Arranging boat insurance might be one of the least glamorous parts of buying a boat, but it’s vital that you have it in place before hitting the water. While millions of people go boating without incident every year, there are many possible issues that could arise, and it’s best to plan for the worst and expect the best.
Boat insurance covers everything from accidents to theft, fire, and storms, as well as public liability in the event your boat causes damage to someone else or their property. Having the right insurance policy in place will give you peace of mind and smooth out your boating experience even when you hit a rough patch.
Do I Need Boat Insurance?
The answer here is probably yes, but it depends on what kind of vessel you’re buying. Small boats with low-powered engines, canoes and kayaks, paddle-powered dinghies (under 25hp), or boats worth less than $1,000 may not require boat insurance. However, it’s highly recommended that motorboats, sailboats, yachts, and personal watercraft such as large JetSkis and Wave Runners always be insured.
In the United States, some states require all motorized boats to have some level of boat insurance, although it is not mandatory in every state. Even where it isn’t required, though, we recommend that you put it in place. According to the US Coast Guard, in 2019 boating accidents caused $55 million in property damage, while in 2021 that figure rose to $67.5 million. There are about 4,000 boating accidents each year, and having insurance will mean that if your number comes up, you, your assets, and any liability will be covered.
10 of the Most Common Boat Insurance Claims
Many boat insurers report out the type of boat-insurance claims that occur most frequently, and the following “top 10” regularly make their lists:
- High winds: Storms, tornados, or even strong winds regularly cause significant damage to boats even when they’re tied up safely in a marina.
- Sinking: Boats can sink for various reasons, whether it’s following a collision or mechanical failure, and recovering one is very expensive.
- Hurricanes: Insuring boats in regions of the world where hurricanes are common will require a special hurricane add-on so be sure to check that the policy covers it.
- Fire: Fires can be caused by cooking accidents, electrical faults, and many other reasons. They can easily damage or totally destroy your boat and put everyone aboard in serious danger.
- Collision with another vessel: Running into another boat will have huge financial implications both for your damaged boat and the one you hit, and you might be liable for enormous sums of money. It’s critical that you have hull and liability coverage for .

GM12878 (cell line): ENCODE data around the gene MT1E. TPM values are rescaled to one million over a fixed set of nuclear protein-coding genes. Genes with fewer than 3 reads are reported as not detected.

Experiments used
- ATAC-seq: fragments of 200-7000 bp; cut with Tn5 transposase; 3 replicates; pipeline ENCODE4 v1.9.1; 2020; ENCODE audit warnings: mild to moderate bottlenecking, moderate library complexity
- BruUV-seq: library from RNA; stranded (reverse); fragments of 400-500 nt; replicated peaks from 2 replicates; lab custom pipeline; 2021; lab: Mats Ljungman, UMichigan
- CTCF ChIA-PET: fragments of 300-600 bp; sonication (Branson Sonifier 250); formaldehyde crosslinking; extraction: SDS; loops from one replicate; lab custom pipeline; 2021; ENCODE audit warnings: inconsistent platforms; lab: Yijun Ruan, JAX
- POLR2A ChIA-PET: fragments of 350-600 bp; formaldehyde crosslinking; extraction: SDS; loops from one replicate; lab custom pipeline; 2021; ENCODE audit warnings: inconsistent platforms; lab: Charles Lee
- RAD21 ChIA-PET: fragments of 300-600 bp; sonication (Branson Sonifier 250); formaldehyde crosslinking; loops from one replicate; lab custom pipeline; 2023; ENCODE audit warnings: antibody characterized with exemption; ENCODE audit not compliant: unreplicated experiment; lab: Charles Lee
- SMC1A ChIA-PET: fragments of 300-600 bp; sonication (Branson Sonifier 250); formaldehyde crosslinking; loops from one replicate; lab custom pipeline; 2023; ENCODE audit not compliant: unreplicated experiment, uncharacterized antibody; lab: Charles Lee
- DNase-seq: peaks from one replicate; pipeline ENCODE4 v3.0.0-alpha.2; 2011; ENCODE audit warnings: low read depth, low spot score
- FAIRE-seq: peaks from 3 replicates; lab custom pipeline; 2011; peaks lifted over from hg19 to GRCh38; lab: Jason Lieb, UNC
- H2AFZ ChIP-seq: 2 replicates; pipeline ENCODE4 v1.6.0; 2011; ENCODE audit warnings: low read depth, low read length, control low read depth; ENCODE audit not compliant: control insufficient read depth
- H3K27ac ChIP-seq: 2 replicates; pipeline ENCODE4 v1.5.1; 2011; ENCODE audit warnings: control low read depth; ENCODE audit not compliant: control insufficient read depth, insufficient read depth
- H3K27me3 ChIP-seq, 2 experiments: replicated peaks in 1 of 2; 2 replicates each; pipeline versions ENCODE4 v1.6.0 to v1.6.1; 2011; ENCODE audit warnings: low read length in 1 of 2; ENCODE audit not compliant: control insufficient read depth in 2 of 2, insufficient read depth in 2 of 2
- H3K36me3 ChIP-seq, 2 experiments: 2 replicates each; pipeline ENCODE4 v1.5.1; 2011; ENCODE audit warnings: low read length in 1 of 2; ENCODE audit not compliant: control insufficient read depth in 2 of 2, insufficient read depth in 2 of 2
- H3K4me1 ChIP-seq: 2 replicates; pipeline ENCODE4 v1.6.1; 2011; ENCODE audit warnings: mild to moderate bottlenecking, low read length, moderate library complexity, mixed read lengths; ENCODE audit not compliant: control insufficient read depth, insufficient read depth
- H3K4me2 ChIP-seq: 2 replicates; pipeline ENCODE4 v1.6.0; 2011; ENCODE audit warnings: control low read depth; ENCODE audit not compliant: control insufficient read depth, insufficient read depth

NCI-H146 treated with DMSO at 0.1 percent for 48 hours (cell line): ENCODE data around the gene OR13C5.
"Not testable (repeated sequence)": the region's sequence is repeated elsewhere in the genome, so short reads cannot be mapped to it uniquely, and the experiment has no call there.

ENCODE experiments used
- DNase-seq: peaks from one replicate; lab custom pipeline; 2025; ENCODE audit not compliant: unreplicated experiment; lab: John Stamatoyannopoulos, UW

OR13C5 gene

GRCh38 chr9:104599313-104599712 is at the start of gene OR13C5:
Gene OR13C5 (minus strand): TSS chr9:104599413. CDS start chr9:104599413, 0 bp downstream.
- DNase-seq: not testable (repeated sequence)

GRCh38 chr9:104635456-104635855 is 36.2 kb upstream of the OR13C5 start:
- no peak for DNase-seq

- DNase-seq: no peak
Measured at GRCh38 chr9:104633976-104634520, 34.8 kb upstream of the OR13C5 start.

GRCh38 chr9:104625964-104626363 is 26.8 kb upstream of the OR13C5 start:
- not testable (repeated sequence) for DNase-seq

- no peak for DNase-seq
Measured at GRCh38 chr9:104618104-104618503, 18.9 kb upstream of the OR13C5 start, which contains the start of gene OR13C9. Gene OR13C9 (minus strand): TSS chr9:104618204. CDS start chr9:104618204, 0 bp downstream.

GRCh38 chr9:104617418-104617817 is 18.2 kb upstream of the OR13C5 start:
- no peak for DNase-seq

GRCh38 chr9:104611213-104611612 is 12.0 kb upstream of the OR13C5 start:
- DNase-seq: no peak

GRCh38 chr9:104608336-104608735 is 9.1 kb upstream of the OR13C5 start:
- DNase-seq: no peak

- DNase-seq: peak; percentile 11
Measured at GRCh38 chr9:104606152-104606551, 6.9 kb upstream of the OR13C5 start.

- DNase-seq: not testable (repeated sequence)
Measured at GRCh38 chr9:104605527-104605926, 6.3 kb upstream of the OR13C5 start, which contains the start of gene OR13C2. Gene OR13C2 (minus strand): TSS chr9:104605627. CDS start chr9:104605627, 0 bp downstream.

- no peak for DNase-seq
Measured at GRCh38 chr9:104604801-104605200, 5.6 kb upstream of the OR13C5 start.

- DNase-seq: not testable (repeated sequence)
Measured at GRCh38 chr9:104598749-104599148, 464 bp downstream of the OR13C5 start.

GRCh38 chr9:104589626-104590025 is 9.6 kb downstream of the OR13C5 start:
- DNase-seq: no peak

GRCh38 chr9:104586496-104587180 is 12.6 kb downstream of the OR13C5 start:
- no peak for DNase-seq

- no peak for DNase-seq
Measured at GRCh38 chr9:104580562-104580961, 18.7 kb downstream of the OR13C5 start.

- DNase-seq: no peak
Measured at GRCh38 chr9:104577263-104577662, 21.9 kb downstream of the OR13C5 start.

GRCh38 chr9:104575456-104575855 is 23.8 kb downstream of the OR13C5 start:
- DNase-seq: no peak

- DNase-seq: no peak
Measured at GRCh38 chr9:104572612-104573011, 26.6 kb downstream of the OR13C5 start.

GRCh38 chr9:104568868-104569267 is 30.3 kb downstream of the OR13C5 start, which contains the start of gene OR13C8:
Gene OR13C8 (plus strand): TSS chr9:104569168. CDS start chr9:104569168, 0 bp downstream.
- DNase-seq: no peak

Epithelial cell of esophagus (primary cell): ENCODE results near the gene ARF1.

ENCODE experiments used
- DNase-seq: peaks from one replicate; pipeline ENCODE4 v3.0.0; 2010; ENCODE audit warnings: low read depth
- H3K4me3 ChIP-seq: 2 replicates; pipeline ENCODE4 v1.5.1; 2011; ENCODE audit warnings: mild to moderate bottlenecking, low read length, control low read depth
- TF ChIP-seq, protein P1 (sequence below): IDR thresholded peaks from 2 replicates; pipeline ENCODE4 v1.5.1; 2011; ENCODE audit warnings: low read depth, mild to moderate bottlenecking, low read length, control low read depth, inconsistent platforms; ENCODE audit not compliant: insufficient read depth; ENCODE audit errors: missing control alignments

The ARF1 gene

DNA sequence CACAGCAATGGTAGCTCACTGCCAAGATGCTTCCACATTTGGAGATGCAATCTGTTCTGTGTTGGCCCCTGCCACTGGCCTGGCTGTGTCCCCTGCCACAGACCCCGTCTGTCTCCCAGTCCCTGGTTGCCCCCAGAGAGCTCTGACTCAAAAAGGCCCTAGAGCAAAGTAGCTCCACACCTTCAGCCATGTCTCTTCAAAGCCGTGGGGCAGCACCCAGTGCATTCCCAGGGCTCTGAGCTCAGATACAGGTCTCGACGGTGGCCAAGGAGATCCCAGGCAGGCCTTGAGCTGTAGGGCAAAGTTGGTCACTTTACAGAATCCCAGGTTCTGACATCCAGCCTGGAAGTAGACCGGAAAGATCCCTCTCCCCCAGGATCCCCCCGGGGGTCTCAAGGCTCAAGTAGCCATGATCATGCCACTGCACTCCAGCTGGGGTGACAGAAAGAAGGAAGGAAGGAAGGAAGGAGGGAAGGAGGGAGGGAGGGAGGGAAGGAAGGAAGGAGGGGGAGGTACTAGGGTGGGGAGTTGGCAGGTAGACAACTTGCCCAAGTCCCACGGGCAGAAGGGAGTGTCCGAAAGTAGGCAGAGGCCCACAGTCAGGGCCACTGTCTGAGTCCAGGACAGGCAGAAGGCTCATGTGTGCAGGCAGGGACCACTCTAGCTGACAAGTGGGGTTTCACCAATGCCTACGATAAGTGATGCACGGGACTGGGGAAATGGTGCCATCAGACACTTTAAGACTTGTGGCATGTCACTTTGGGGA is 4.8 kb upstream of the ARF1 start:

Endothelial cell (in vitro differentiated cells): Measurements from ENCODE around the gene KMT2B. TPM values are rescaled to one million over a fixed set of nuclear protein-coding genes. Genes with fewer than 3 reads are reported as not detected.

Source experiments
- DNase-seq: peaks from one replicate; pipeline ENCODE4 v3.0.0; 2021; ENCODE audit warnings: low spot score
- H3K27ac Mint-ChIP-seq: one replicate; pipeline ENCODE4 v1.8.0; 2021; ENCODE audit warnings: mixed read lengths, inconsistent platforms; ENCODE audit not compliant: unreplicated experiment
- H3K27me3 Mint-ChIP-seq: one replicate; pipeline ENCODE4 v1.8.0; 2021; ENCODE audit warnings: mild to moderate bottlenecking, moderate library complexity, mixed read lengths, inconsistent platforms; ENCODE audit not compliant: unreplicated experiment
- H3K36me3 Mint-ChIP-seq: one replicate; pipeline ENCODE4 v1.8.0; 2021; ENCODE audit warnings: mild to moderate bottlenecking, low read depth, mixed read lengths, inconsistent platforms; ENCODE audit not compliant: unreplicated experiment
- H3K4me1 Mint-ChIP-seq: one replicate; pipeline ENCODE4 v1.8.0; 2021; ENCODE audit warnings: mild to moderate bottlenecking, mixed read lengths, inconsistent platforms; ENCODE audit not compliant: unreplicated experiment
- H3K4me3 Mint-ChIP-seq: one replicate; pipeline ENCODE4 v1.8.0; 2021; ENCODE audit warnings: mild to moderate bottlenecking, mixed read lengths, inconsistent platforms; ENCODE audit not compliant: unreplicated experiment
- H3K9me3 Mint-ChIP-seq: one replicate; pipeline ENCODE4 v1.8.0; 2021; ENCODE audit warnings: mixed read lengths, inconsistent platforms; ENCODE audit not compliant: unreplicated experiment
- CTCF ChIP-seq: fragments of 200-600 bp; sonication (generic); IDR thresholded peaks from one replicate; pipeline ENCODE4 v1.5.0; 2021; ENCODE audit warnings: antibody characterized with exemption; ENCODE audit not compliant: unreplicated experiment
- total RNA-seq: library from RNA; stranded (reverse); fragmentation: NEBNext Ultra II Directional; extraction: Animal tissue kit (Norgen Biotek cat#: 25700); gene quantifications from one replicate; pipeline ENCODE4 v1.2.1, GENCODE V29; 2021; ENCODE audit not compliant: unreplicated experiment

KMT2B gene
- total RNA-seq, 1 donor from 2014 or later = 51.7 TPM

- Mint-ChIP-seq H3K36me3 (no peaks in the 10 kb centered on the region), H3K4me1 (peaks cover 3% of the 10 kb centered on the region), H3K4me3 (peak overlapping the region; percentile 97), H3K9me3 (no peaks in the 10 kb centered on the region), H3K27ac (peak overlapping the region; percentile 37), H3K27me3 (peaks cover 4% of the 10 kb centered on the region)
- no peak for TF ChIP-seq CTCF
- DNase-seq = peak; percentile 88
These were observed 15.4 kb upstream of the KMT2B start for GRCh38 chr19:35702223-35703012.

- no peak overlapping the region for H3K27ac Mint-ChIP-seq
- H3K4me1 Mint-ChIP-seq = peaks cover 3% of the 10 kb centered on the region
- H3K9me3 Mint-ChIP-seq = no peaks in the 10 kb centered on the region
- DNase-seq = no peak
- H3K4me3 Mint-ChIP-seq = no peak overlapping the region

- Collision with an underwater object: Hitting an object underwater can seriously damage your boat’s hull or even cause it to sink.
- Running aground: Rising and falling of tides mean that running aground is more common than you might think, and being rescued and having your boat repaired can be extremely costly.
- Theft of your boat: Having your beloved boat and expensive asset stolen is devastating, and it sadly does happen. With the right insurance you’ll soon be covered and boating again.
- Theft of belongings: Even if your boat is left unharmed, theft of expensive equipment and personal belongings can still be costly to replace.
- Lightning: Lightning strikes are more common in certain geographical regions than in others, but if it happens that your boat is struck by lightning, the damage can be extremely expensive to repair.
Why not use my homeowners insurance?
Theoretically, homeowners insurance can work, and if your policy provides coverage for boats, then there’s no reason why you shouldn’t use that for smaller boats and motors, usually those with a horsepower limit of 25 to 100hp. However, for larger and more expensive boats, or if your homeowners insurance policy doesn’t cover any vessels, taking out a separate policy with a specialized marine insurance provider is a must. It’s also important to note that most homeowners insurance policies only cover specified boats on inland waters and not coastal regions.
What Does Boat Insurance Cover?
Ultimately your insurance policy will cover what you need it to cover, and no two policies are necessarily going to be alike. Coverage you should consider for your boat includes: